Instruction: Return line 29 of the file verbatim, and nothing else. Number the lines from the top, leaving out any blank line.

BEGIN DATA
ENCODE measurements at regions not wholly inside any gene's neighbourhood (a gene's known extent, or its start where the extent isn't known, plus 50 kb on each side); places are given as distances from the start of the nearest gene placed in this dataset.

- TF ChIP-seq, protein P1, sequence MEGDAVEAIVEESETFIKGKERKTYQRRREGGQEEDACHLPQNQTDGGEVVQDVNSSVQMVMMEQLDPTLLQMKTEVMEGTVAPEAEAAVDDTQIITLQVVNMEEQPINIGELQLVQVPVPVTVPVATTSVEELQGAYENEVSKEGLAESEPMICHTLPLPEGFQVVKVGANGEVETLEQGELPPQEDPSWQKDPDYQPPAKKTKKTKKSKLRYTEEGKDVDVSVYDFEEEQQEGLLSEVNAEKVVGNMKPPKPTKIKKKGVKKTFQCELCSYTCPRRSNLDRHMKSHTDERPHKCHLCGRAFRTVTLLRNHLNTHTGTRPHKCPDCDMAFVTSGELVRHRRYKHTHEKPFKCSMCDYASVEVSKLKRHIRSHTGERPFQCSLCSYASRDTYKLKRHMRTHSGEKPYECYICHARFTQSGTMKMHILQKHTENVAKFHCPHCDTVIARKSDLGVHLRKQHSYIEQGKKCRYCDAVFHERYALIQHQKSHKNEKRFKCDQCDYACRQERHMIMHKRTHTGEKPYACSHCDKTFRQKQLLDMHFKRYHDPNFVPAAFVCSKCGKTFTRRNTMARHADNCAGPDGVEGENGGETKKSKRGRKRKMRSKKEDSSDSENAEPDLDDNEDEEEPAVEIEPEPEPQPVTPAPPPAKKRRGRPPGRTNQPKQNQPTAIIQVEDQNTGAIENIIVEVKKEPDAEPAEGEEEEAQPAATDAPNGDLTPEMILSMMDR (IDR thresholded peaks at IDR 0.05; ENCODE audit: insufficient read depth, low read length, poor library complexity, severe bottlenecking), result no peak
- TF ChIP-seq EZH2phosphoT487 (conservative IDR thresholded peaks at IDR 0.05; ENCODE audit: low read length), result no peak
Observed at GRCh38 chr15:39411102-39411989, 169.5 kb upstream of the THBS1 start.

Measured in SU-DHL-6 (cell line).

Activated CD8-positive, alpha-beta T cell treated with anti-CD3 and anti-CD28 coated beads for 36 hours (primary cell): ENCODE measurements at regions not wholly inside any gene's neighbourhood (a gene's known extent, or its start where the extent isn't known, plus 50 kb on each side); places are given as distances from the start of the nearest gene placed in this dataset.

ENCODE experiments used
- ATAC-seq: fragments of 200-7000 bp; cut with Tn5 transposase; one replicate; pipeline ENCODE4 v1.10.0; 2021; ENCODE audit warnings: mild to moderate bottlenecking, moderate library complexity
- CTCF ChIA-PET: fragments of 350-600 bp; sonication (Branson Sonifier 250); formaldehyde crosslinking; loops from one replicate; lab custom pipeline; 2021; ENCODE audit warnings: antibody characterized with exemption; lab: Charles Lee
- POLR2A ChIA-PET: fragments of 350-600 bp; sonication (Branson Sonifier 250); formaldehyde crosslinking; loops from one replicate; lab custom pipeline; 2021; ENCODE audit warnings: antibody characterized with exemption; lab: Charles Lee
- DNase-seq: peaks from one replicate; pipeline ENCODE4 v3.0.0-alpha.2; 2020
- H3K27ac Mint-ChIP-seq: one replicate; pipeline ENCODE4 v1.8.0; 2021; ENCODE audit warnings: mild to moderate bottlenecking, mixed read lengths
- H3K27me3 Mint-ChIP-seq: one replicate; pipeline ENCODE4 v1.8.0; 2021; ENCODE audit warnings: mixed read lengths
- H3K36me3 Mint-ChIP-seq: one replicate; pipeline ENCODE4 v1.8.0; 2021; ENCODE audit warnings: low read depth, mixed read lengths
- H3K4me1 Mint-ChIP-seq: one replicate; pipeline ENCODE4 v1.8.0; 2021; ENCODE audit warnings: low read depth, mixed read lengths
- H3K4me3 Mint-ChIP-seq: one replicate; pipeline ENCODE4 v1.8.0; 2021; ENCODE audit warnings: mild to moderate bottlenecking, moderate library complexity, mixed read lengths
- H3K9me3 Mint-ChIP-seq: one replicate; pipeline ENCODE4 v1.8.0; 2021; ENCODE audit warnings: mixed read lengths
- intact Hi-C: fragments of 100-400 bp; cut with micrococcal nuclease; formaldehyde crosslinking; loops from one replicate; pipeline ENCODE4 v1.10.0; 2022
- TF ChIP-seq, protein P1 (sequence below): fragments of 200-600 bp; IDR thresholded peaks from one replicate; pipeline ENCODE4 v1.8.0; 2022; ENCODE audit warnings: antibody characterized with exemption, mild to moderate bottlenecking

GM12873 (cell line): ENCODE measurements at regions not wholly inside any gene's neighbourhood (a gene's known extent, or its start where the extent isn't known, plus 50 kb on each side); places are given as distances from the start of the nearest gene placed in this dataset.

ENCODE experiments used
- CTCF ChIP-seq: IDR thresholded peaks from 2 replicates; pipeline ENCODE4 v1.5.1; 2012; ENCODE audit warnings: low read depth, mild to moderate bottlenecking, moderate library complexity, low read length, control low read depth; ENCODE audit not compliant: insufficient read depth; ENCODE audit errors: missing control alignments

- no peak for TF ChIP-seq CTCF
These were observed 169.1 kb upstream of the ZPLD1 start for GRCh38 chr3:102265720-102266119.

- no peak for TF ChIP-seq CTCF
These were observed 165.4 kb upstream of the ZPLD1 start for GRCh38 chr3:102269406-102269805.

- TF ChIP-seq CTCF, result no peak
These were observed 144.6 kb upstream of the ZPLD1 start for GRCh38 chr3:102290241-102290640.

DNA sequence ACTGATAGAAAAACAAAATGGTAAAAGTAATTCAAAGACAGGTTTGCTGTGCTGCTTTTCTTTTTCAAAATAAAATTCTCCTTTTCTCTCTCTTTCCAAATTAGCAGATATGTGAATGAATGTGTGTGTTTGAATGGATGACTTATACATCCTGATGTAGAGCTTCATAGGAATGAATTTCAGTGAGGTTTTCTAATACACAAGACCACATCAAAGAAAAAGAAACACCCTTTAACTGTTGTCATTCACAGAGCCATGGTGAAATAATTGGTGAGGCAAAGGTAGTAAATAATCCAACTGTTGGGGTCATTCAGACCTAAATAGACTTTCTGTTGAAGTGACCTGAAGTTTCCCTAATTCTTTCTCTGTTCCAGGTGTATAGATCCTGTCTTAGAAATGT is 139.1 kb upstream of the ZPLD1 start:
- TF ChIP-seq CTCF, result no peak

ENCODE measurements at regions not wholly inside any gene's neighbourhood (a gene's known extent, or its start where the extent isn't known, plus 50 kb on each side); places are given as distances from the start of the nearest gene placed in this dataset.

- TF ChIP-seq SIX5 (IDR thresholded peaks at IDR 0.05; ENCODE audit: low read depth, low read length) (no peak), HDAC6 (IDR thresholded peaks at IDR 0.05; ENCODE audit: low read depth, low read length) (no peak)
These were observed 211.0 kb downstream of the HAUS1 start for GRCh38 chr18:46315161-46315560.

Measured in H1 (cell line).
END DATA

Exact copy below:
DNA sequence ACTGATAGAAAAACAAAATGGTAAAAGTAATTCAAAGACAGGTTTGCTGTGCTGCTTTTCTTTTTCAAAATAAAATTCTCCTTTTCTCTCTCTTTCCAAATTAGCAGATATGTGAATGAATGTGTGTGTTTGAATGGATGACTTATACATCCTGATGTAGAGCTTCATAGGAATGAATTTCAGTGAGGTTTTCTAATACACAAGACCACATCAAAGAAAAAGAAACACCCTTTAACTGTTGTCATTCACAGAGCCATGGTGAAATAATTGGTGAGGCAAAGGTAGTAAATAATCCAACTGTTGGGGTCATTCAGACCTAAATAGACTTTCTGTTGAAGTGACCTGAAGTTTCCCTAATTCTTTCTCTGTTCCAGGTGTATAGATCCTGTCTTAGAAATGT is 139.1 kb upstream of the ZPLD1 start: